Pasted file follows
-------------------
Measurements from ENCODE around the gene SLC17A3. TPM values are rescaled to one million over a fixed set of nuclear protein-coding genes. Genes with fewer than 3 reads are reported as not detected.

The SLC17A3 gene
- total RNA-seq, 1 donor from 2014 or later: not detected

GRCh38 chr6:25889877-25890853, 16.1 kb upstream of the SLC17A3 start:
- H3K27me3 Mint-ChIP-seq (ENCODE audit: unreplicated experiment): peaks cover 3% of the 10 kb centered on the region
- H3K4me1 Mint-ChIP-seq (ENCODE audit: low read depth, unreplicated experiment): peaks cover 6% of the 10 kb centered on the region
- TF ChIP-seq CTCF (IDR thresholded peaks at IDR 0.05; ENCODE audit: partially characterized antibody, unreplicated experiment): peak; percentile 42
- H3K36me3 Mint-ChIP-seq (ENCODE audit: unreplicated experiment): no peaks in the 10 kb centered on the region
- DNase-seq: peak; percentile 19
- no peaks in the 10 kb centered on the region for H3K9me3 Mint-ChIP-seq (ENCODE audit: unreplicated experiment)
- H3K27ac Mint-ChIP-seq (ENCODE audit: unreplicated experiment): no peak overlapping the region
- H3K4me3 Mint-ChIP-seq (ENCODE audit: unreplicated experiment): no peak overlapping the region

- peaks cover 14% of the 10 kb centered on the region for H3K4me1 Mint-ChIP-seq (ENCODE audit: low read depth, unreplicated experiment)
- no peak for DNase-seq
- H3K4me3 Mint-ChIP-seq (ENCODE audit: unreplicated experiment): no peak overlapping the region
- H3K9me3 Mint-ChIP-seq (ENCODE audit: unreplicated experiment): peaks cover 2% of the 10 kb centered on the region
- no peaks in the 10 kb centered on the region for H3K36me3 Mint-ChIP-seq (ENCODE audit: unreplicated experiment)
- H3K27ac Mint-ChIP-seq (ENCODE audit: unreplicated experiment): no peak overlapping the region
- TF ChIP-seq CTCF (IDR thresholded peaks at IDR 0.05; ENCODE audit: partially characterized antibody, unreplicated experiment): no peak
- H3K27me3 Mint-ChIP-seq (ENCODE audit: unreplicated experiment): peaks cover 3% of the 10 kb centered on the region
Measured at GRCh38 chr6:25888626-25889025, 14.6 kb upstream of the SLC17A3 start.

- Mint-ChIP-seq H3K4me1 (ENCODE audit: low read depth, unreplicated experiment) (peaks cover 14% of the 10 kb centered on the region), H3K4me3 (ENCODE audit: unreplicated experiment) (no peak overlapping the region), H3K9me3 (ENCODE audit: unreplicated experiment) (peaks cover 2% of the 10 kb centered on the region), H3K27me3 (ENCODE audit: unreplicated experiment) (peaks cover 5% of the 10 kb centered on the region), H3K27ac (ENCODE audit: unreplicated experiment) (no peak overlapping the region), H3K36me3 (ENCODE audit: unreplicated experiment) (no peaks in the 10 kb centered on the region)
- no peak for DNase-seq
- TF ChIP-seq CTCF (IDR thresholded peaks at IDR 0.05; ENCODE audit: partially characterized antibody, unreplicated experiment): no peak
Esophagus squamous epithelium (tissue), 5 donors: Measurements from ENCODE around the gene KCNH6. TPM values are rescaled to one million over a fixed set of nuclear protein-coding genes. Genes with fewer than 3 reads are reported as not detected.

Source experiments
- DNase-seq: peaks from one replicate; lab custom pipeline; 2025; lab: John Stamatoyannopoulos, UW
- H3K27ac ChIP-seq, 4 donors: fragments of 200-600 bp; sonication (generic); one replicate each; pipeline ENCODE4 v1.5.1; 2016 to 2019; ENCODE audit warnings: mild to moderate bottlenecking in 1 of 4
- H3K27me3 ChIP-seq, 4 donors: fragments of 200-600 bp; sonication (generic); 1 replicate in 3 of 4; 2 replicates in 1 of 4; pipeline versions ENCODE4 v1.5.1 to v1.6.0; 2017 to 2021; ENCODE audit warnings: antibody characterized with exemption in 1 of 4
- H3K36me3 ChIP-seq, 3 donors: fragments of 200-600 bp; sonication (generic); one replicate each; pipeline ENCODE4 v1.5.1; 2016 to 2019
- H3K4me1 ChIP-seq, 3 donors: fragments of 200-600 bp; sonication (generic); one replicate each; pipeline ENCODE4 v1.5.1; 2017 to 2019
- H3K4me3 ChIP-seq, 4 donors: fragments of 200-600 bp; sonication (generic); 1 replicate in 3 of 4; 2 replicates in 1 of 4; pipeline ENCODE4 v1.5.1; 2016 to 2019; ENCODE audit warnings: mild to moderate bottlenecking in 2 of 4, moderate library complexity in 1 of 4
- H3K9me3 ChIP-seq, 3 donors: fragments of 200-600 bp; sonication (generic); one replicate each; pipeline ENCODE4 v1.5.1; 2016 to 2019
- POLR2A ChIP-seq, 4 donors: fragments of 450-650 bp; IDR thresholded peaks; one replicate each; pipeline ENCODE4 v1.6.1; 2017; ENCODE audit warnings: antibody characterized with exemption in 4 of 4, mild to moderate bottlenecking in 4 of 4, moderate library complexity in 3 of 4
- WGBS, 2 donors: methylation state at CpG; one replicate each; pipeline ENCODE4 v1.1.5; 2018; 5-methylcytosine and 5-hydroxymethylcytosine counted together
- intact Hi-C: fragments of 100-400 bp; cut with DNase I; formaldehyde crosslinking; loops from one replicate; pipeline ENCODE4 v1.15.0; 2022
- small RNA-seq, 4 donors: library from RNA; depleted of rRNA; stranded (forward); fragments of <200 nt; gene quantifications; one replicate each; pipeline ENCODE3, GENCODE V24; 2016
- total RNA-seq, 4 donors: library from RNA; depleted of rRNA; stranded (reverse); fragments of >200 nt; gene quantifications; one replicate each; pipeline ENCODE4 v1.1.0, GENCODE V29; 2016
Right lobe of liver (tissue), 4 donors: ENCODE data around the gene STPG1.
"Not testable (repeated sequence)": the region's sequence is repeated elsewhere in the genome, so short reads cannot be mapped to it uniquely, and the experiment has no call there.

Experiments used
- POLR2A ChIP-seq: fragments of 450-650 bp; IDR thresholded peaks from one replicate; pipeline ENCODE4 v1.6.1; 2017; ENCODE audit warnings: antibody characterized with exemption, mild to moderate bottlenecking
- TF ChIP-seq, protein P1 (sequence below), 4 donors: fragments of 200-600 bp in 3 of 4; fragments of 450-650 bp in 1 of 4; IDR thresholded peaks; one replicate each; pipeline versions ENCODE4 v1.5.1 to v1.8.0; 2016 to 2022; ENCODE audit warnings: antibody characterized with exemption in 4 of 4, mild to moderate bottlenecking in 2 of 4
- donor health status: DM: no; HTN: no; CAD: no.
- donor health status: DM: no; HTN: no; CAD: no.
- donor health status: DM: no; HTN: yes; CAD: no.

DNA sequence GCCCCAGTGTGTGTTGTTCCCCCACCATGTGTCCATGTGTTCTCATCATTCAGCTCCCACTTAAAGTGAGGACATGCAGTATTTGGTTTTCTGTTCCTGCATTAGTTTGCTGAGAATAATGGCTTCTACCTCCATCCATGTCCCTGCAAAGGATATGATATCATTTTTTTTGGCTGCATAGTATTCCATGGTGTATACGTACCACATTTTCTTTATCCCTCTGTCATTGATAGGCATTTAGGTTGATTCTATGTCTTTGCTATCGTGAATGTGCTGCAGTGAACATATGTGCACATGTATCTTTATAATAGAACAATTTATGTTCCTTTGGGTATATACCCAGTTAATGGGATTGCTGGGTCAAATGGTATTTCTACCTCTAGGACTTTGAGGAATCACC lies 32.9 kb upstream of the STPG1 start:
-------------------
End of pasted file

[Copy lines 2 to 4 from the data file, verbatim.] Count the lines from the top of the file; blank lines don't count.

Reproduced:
The SLC17A3 gene
- total RNA-seq, 1 donor from 2014 or later: not detected

GRCh38 chr6:25889877-25890853, 16.1 kb upstream of the SLC17A3 start: